By Josh Zumbrun and Natalie Andrews
WASHINGTON -- Politics and the prospect of impeachment are emerging as potential roadblocks to threatened Trump administration tariffs on European and Asian auto imports.
The White House has until Nov. 13 to decide whether to impose the levies, which President Trump first proposed last year in the event the U.S. can't reach an accord with major trading partners including the European Union.
Business groups and some of Mr. Trump's fellow Republicans are warning that the tariffs -- which are opposed by both foreign and domestic auto makers -- couldn't come at a worse time.
As the 2020 election season begins, the 25% tariffs would jack up the price of import cars by about $6,875, according to the Center for Automotive Research. Average prices overall would rise by $4,400, the group said, since even domestic manufacturers rely on global supply chains.
Besides angering car-buyers, the higher prices could dent sales, further straining auto makers that are already cutting jobs.
"We all know it's important to go into an election season with a strong economy," said Ann Wilson, senior vice president of government affairs at the Motor & Equipment Manufacturers Association. "We believe very strongly that if you impose tariffs on a wide-scale on imported autos or parts it would cause an economic downturn in this country."
Foreign auto makers have invested heavily in U.S. factories, especially in Southern states that are Republican strongholds.
Japan's Toyota Motor Corp. has factories in Kentucky, Texas and Mississippi. Among German auto makers, Volkswagen AG has a factory in Chattanooga, Tenn., and BMW AG has a major factory in South Carolina. Sweden's Volvo Group, which is Chinese-owned, also has a plant in South Carolina.
Other foreign auto makers including Daimler AG's Mercedes-Benz division and Kia Motors Corp. have U.S. plants in the Republican South.
Tariffs would also hit car dealers that sell imports, as well as parts factories that supply the foreign-car plants.
"There's not a Senate office that isn't well aware of the impact this is going to have on suppliers in their state," said Ms. Wilson.
Senate Republicans have long opposed the president on car tariffs, but impeachment could give them a louder voice. A House vote to impeach the president would lead to a trial in the GOP-controlled Senate.
"Many GOP senators have urged Trump for months to avoid further tariffs, " said Jeffrey Wright, an analyst at the Eurasia Group, which tracks political risk. "So their prominence in an impeachment trial likely makes those arguments more persuasive."
Sen. Pat Toomey (R., Pa.) sees fallout from the tariffs extending beyond possible job losses in states with foreign factories.
"The Europeans are not going to just sit by idly and just say 'OK, we'll just sell fewer cars,'" he said. "They will retaliate."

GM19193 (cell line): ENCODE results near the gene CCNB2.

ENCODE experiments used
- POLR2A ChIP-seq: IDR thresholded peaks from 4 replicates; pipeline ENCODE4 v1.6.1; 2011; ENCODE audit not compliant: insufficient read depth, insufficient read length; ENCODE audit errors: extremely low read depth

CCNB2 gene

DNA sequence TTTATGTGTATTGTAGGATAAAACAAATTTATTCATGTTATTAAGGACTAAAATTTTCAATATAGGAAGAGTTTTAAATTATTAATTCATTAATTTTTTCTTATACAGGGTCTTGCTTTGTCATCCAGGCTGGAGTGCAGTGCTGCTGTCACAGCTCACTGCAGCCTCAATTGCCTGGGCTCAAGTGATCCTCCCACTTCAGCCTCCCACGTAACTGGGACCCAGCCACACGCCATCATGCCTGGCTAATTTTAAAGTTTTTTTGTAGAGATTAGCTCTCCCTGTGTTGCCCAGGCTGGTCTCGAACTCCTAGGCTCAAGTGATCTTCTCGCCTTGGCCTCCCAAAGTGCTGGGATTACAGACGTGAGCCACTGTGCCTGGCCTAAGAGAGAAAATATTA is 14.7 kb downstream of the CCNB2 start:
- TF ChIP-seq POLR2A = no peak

Employment in motor vehicles and parts factories has been declining since October of last year with over 10,000 jobs lost across the industry in the 12 months through September, according to Labor Department data.
The fear of tariffs was one factor that motivated Japan and the U.S. to reach a limited trade deal in September, with the Japanese saying they hope it insulates them from car tariffs.
European officials have made less progress. The EU has taken some measures to boost its importing of U.S. soybeans, beef and liquefied natural gas. But the two sides haven't neared a deal, and in October the Trump administration imposed tariffs on $7.5 billion in European goods under a World Trade Organization ruling on a separate trade dispute.
Still, EU officials have grown more confident in recent weeks that the Trump administration won't move forward with auto tariffs.
"I've seen that very few people in the U.S. actually want these tariffs, " said Cecilia Malmstrom, the EU's trade commissioner, in an interview Oct. 14, adding that it would be "stupid for the U.S. to do it."
Brussels has prepared a list covering EUR35 billion worth of U.S. exports to Europe, about $39 billion in dollar terms, that would be targeted if Mr. Trump goes ahead with car tariffs. U.S. tariffs would affect some $60 billion of annual EU auto and car-parts exports to the U.S.
The U.S. has the authority to impose tariffs after the Commerce Department determined that auto imports pose a threat to national security.
Under Section 232 of the Trade Expansion Act of 1962, the president has the power to impose tariffs, and wide discretion as to the tariff rate and which countries and products would face duties. The law gives the president six months from delivery of the Commerce Department finding in May to announce his course of action, setting up the Nov. 13 deadline.
Republicans -- including Sen. Chuck Grassley of Iowa, chairman of the Senate Finance Committee -- have discussed legislation to reassert congressional authority over the levying of tariffs for national-security grounds, aiming to curb the president's tariff-by-tweet policy-making that has added uncertainty to markets and stressed U.S. businesses.
That legislation, which would rebuke the president while reclaiming congressional trade authority, is unlikely to get a vote because many Republicans are loath to challenge the president. Instead, they are leaning on the White House to not enact the tariffs.
"They should and I believe they will be postponed," Mr. Grassley said.
--Emre Peker contributed to this article.
Write to Josh Zumbrun at Josh.Zumbrun@wsj.com and Natalie Andrews at Natalie.Andrews@wsj.com